September 18, 2022 - The Mosquito Fire's Massive Burn Scar

Mosquito Fire scar

In an active wildfire season, California’s Mosquito Fire has been one of the most active blazes, becoming the largest wildfire in that state this year on September 14, 2022, when the area burned topped 63,000 acres. Since that time, the fire has continued to expand, rapidly consuming critically dry timber, brush, and grass in El Dorado and Placer counties, in between Sacramento and Lake Tahoe. It has also consumed at least 78 structures with thousands more threatened.

The Mosquito Fire was reported on the evening of September 6 about 4 miles east of Foresthill and north of Oxbow Reservoir. As of September 17, the fire has burned 71,292 acres and, with 3,453 total personnel working the blaze, has been 21 percent contained. The planned actions continue to be to provide structure defense and point protection for values at risk, protect private timberlands, scout for opportunities to construct containment lines, perform firing operations where appropriate, and construct direct and indirect line as conditions and opportunities allow. The cause of this ferocious blaze is under investigation.

Today, the Image of the Day compares two false-color images acquired of the same area by the Moderate Resolution Imaging Spectroradiometer (MODIS) on board NASA’s Terra satellite. The upper image was acquired on September 15, the day after the Mosquito Fire became the largest California wildfire of 2022, and the lower image was acquired on August 14, 2022, before the blaze had sprung to life.

In false-color images that use visible and near infrared light (MODIS bands 7,2,1), vegetation appears bright green, open land appears tan, water ranges from blue to black, smoke typically appears light blue, and burn scars may appear black, brown, or brick-red. The color variation in burn scars depends on type of vegetation burned, the completeness of the burn, the amount of residue remaining after the burn, and the age of the burn. Fresh burns are most often bright brick red, while older scars lighten and fade as vegetation returns to the burnt area, a process that takes years.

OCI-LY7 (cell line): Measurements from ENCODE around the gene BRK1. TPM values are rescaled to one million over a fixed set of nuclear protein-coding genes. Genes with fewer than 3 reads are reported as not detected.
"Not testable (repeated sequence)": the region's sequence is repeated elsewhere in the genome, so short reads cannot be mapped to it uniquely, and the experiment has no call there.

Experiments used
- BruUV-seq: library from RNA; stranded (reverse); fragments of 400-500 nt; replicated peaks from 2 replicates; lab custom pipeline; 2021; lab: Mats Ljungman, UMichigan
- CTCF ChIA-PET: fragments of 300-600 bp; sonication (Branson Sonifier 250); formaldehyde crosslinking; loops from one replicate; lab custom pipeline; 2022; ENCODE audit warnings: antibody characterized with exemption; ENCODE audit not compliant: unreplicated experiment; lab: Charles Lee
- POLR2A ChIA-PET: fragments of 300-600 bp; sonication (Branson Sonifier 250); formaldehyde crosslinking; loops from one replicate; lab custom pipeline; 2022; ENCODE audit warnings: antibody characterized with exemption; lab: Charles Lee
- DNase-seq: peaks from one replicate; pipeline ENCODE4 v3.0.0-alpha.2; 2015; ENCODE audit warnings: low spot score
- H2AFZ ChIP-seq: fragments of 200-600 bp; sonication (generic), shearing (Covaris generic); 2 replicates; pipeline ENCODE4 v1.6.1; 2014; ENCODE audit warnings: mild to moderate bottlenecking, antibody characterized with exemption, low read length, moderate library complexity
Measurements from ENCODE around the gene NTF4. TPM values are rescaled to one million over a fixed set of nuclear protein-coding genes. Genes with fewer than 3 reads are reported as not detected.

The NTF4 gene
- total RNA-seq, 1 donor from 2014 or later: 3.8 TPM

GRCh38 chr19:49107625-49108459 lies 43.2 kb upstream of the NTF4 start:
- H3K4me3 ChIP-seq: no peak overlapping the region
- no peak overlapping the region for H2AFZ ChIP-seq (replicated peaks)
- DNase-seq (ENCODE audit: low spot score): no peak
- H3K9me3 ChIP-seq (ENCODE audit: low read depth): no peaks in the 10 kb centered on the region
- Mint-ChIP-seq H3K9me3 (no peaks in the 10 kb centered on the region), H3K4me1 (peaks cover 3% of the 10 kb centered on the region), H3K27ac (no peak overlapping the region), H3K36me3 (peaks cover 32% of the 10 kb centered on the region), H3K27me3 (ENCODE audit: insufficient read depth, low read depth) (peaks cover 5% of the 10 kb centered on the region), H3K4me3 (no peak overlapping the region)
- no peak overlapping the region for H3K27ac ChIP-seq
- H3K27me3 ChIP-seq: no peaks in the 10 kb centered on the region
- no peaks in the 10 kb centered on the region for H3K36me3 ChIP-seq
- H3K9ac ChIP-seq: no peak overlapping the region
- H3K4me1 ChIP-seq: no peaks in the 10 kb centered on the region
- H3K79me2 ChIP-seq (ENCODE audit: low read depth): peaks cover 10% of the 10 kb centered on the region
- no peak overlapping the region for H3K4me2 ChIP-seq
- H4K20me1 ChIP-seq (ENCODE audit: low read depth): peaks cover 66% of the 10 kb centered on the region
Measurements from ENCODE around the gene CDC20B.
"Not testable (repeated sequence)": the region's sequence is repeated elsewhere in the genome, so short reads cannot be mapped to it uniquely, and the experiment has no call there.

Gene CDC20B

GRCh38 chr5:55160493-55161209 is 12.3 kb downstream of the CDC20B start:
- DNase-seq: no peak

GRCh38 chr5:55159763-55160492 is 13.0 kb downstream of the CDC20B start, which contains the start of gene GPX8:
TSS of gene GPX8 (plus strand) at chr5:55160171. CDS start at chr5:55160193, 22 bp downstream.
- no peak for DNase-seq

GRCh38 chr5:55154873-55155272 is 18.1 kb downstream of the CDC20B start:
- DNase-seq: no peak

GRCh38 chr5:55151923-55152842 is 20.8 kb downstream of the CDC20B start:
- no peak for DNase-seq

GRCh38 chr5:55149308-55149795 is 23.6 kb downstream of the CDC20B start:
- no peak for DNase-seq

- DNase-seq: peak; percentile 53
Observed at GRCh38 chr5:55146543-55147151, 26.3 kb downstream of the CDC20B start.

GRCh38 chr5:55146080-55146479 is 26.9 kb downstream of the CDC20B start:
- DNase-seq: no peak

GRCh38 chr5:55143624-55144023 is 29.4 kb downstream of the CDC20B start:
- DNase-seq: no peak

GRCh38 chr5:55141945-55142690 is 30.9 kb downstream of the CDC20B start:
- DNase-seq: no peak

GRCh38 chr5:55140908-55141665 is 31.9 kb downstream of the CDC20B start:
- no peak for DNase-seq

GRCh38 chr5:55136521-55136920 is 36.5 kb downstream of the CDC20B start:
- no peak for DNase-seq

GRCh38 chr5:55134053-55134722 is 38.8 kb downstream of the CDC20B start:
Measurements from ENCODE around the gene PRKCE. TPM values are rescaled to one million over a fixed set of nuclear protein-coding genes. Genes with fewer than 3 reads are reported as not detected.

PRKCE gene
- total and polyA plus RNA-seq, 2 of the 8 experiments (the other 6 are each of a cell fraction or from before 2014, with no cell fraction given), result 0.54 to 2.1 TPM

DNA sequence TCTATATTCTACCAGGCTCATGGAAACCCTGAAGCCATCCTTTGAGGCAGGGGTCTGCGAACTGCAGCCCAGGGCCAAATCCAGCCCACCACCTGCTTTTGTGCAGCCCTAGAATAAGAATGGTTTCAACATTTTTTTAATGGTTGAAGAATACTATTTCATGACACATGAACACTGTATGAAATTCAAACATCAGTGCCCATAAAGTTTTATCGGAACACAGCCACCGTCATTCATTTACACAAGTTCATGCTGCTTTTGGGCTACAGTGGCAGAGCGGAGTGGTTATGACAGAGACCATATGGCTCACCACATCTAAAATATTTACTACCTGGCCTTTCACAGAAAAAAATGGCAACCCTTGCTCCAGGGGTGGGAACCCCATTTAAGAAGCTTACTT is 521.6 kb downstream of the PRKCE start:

In the September 15 image, a massive burn scar is easily visualized, most of it brick red. Several actively burning areas show up as orange spots, and abundant smoke pours from the active fire “hot spots”. A small tan area to the northwest of the Mosquito Fire appears to be a burn scar from previous years, and a larger area to the southeast may also be an older burn scar, which is filing in with vegetation to give it a light tan appearance. The southeastern front of the Mosquito Fire appears to be traveling towards that area. If the fire actually reaches a burn scar, progress should be slowed in that area because fuel (vegetation) should be minimal.

In the August 14 image, the previous burn scars are visible. But the area of the Mosquito fire appears uniformly bright green, with copious vegetation.

Image Facts
Satellite: Terra
Date Acquired: 9/15/2022
Resolutions: 1km (48 KB), 500m (104.9 KB), 250m (50.3 KB)
Bands Used: 7,2,1
Image Credit: MODIS Land Rapid Response Team, NASA GSFC